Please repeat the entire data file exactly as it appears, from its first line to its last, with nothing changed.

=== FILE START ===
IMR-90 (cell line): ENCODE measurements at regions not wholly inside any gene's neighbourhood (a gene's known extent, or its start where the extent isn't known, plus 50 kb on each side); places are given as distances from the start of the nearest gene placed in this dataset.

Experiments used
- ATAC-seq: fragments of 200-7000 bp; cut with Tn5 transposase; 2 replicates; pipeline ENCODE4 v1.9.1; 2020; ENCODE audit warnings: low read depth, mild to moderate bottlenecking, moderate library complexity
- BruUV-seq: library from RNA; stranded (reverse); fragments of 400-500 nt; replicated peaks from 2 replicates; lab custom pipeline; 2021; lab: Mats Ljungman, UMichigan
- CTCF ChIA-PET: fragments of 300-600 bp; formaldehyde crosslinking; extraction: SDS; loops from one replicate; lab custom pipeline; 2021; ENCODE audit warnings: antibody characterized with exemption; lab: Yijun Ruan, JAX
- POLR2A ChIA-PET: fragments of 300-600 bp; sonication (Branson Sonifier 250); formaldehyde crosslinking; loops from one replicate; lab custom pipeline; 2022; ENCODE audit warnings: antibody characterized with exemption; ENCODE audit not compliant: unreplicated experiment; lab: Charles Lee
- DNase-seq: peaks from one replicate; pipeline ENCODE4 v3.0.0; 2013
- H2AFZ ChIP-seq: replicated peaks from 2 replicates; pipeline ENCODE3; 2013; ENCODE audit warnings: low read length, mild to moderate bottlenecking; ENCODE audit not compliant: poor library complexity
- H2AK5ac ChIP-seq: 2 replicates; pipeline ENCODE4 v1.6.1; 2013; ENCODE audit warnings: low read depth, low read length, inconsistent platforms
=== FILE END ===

IMR-90 (cell line): ENCODE measurements at regions not wholly inside any gene's neighbourhood (a gene's known extent, or its start where the extent isn't known, plus 50 kb on each side); places are given as distances from the start of the nearest gene placed in this dataset.

Experiments used
- ATAC-seq: fragments of 200-7000 bp; cut with Tn5 transposase; 2 replicates; pipeline ENCODE4 v1.9.1; 2020; ENCODE audit warnings: low read depth, mild to moderate bottlenecking, moderate library complexity
- BruUV-seq: library from RNA; stranded (reverse); fragments of 400-500 nt; replicated peaks from 2 replicates; lab custom pipeline; 2021; lab: Mats Ljungman, UMichigan
- CTCF ChIA-PET: fragments of 300-600 bp; formaldehyde crosslinking; extraction: SDS; loops from one replicate; lab custom pipeline; 2021; ENCODE audit warnings: antibody characterized with exemption; lab: Yijun Ruan, JAX
- POLR2A ChIA-PET: fragments of 300-600 bp; sonication (Branson Sonifier 250); formaldehyde crosslinking; loops from one replicate; lab custom pipeline; 2022; ENCODE audit warnings: antibody characterized with exemption; ENCODE audit not compliant: unreplicated experiment; lab: Charles Lee
- DNase-seq: peaks from one replicate; pipeline ENCODE4 v3.0.0; 2013
- H2AFZ ChIP-seq: replicated peaks from 2 replicates; pipeline ENCODE3; 2013; ENCODE audit warnings: low read length, mild to moderate bottlenecking; ENCODE audit not compliant: poor library complexity
- H2AK5ac ChIP-seq: 2 replicates; pipeline ENCODE4 v1.6.1; 2013; ENCODE audit warnings: low read depth, low read length, inconsistent platforms